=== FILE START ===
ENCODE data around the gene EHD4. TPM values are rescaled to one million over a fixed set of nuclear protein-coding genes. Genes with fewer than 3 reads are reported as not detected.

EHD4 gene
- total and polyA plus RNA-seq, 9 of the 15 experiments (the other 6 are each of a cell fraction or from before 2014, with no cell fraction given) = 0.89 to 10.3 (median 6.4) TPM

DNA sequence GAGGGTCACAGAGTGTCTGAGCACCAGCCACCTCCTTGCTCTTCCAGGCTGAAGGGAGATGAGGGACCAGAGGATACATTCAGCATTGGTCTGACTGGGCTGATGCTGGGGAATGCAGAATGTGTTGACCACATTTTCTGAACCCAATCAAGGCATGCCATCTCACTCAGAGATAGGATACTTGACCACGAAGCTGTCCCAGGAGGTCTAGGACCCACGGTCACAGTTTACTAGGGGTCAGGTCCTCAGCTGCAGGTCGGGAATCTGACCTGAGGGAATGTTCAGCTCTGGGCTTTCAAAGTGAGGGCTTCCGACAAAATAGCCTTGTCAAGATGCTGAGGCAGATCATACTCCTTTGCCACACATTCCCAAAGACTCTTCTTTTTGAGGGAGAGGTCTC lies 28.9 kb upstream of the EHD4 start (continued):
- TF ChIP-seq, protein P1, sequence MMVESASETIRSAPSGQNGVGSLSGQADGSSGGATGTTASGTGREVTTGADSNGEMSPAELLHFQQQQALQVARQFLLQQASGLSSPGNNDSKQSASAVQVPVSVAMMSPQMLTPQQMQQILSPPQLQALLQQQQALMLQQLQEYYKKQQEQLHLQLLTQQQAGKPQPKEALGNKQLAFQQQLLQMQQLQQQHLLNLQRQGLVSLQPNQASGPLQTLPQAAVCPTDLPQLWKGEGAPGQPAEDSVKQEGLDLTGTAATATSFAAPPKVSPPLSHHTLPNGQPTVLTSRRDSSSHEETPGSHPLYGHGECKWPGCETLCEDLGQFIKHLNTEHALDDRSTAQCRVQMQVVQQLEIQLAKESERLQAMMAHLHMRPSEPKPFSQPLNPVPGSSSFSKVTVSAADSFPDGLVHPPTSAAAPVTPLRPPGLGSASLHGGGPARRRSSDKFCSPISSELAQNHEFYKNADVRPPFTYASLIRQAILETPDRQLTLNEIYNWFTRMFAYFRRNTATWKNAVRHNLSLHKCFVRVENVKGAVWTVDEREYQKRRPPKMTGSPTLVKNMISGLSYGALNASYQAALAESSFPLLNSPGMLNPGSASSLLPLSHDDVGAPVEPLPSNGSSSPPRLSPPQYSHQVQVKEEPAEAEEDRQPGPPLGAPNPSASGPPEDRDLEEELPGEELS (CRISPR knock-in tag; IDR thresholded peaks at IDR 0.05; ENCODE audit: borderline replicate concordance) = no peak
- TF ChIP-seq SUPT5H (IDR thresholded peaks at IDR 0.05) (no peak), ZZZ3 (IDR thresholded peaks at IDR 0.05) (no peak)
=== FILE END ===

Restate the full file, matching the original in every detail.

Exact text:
ENCODE data around the gene EHD4. TPM values are rescaled to one million over a fixed set of nuclear protein-coding genes. Genes with fewer than 3 reads are reported as not detected.

EHD4 gene
- total and polyA plus RNA-seq, 9 of the 15 experiments (the other 6 are each of a cell fraction or from before 2014, with no cell fraction given) = 0.89 to 10.3 (median 6.4) TPM

DNA sequence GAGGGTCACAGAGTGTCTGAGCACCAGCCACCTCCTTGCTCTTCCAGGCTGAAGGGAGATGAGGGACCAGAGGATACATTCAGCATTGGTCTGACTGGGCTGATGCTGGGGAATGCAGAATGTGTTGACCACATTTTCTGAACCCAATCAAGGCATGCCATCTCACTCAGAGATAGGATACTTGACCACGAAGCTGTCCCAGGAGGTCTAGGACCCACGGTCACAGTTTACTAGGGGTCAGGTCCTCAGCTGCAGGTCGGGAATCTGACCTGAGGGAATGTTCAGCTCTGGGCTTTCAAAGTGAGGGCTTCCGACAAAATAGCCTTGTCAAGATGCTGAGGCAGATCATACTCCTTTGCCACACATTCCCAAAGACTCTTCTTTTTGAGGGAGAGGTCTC lies 28.9 kb upstream of the EHD4 start (continued):
- TF ChIP-seq, protein P1, sequence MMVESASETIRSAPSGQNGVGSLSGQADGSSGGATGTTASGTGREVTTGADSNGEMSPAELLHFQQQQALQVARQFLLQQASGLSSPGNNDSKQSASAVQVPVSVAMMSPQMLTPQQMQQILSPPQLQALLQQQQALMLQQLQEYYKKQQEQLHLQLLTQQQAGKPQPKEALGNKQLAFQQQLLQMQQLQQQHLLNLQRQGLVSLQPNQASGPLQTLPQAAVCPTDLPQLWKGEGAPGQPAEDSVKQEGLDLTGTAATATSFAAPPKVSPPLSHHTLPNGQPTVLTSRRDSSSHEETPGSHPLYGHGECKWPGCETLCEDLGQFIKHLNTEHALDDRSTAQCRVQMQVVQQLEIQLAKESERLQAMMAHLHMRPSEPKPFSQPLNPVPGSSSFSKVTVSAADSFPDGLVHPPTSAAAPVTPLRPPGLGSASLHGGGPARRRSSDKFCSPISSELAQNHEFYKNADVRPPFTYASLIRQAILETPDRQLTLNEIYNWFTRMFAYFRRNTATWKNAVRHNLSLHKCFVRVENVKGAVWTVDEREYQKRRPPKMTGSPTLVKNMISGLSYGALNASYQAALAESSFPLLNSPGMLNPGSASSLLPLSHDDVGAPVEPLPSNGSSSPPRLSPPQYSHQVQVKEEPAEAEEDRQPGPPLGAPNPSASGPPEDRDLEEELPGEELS (CRISPR knock-in tag; IDR thresholded peaks at IDR 0.05; ENCODE audit: borderline replicate concordance) = no peak
- TF ChIP-seq SUPT5H (IDR thresholded peaks at IDR 0.05) (no peak), ZZZ3 (IDR thresholded peaks at IDR 0.05) (no peak)